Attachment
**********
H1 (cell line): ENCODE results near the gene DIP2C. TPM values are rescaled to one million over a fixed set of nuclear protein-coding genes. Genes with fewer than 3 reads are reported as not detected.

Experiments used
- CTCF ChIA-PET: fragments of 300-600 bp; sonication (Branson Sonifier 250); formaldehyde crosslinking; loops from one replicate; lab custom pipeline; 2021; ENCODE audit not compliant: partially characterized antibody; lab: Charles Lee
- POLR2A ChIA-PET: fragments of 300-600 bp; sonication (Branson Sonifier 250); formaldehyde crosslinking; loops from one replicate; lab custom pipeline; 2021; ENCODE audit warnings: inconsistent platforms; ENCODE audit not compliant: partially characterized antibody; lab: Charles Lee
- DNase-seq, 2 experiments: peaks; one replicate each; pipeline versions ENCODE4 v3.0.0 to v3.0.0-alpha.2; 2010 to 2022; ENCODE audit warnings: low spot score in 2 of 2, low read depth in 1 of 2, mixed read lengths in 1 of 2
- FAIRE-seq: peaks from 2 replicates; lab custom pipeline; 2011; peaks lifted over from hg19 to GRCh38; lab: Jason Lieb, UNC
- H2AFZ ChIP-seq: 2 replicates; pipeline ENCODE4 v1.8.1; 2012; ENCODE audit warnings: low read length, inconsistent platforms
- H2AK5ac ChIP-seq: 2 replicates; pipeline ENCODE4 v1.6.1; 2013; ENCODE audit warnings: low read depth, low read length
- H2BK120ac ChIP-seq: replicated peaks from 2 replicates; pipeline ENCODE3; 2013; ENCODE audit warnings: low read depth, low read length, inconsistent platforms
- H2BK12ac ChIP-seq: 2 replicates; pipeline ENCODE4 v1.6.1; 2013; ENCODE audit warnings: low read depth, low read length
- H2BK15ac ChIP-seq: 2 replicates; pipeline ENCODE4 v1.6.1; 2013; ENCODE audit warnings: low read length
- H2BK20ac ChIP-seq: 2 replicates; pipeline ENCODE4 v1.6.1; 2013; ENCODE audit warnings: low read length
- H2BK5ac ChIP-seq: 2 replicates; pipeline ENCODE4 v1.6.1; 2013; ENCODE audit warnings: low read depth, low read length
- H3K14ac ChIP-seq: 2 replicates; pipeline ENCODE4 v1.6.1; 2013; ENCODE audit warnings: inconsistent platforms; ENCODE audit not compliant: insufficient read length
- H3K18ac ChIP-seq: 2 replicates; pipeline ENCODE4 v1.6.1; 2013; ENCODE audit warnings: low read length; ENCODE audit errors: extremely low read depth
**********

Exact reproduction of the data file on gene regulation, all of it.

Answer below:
H1 (cell line): ENCODE results near the gene DIP2C. TPM values are rescaled to one million over a fixed set of nuclear protein-coding genes. Genes with fewer than 3 reads are reported as not detected.

Experiments used
- CTCF ChIA-PET: fragments of 300-600 bp; sonication (Branson Sonifier 250); formaldehyde crosslinking; loops from one replicate; lab custom pipeline; 2021; ENCODE audit not compliant: partially characterized antibody; lab: Charles Lee
- POLR2A ChIA-PET: fragments of 300-600 bp; sonication (Branson Sonifier 250); formaldehyde crosslinking; loops from one replicate; lab custom pipeline; 2021; ENCODE audit warnings: inconsistent platforms; ENCODE audit not compliant: partially characterized antibody; lab: Charles Lee
- DNase-seq, 2 experiments: peaks; one replicate each; pipeline versions ENCODE4 v3.0.0 to v3.0.0-alpha.2; 2010 to 2022; ENCODE audit warnings: low spot score in 2 of 2, low read depth in 1 of 2, mixed read lengths in 1 of 2
- FAIRE-seq: peaks from 2 replicates; lab custom pipeline; 2011; peaks lifted over from hg19 to GRCh38; lab: Jason Lieb, UNC
- H2AFZ ChIP-seq: 2 replicates; pipeline ENCODE4 v1.8.1; 2012; ENCODE audit warnings: low read length, inconsistent platforms
- H2AK5ac ChIP-seq: 2 replicates; pipeline ENCODE4 v1.6.1; 2013; ENCODE audit warnings: low read depth, low read length
- H2BK120ac ChIP-seq: replicated peaks from 2 replicates; pipeline ENCODE3; 2013; ENCODE audit warnings: low read depth, low read length, inconsistent platforms
- H2BK12ac ChIP-seq: 2 replicates; pipeline ENCODE4 v1.6.1; 2013; ENCODE audit warnings: low read depth, low read length
- H2BK15ac ChIP-seq: 2 replicates; pipeline ENCODE4 v1.6.1; 2013; ENCODE audit warnings: low read length
- H2BK20ac ChIP-seq: 2 replicates; pipeline ENCODE4 v1.6.1; 2013; ENCODE audit warnings: low read length
- H2BK5ac ChIP-seq: 2 replicates; pipeline ENCODE4 v1.6.1; 2013; ENCODE audit warnings: low read depth, low read length
- H3K14ac ChIP-seq: 2 replicates; pipeline ENCODE4 v1.6.1; 2013; ENCODE audit warnings: inconsistent platforms; ENCODE audit not compliant: insufficient read length
- H3K18ac ChIP-seq: 2 replicates; pipeline ENCODE4 v1.6.1; 2013; ENCODE audit warnings: low read length; ENCODE audit errors: extremely low read depth